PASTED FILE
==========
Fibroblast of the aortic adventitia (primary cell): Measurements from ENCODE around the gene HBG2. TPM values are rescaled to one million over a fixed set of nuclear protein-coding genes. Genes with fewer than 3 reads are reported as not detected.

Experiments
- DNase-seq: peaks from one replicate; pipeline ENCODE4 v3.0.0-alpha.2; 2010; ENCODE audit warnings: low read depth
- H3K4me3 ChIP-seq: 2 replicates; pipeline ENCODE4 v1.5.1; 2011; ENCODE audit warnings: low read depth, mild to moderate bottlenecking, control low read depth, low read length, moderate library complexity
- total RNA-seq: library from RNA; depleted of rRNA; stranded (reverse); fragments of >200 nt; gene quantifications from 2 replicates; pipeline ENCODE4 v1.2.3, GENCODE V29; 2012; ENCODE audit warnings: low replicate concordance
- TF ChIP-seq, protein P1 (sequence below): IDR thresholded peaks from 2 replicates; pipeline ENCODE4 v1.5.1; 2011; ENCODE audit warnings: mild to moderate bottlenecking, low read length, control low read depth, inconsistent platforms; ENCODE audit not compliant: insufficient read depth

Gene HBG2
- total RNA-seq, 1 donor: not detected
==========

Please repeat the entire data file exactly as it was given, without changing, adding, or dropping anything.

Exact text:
Fibroblast of the aortic adventitia (primary cell): Measurements from ENCODE around the gene HBG2. TPM values are rescaled to one million over a fixed set of nuclear protein-coding genes. Genes with fewer than 3 reads are reported as not detected.

Experiments
- DNase-seq: peaks from one replicate; pipeline ENCODE4 v3.0.0-alpha.2; 2010; ENCODE audit warnings: low read depth
- H3K4me3 ChIP-seq: 2 replicates; pipeline ENCODE4 v1.5.1; 2011; ENCODE audit warnings: low read depth, mild to moderate bottlenecking, control low read depth, low read length, moderate library complexity
- total RNA-seq: library from RNA; depleted of rRNA; stranded (reverse); fragments of >200 nt; gene quantifications from 2 replicates; pipeline ENCODE4 v1.2.3, GENCODE V29; 2012; ENCODE audit warnings: low replicate concordance
- TF ChIP-seq, protein P1 (sequence below): IDR thresholded peaks from 2 replicates; pipeline ENCODE4 v1.5.1; 2011; ENCODE audit warnings: mild to moderate bottlenecking, low read length, control low read depth, inconsistent platforms; ENCODE audit not compliant: insufficient read depth

Gene HBG2
- total RNA-seq, 1 donor: not detected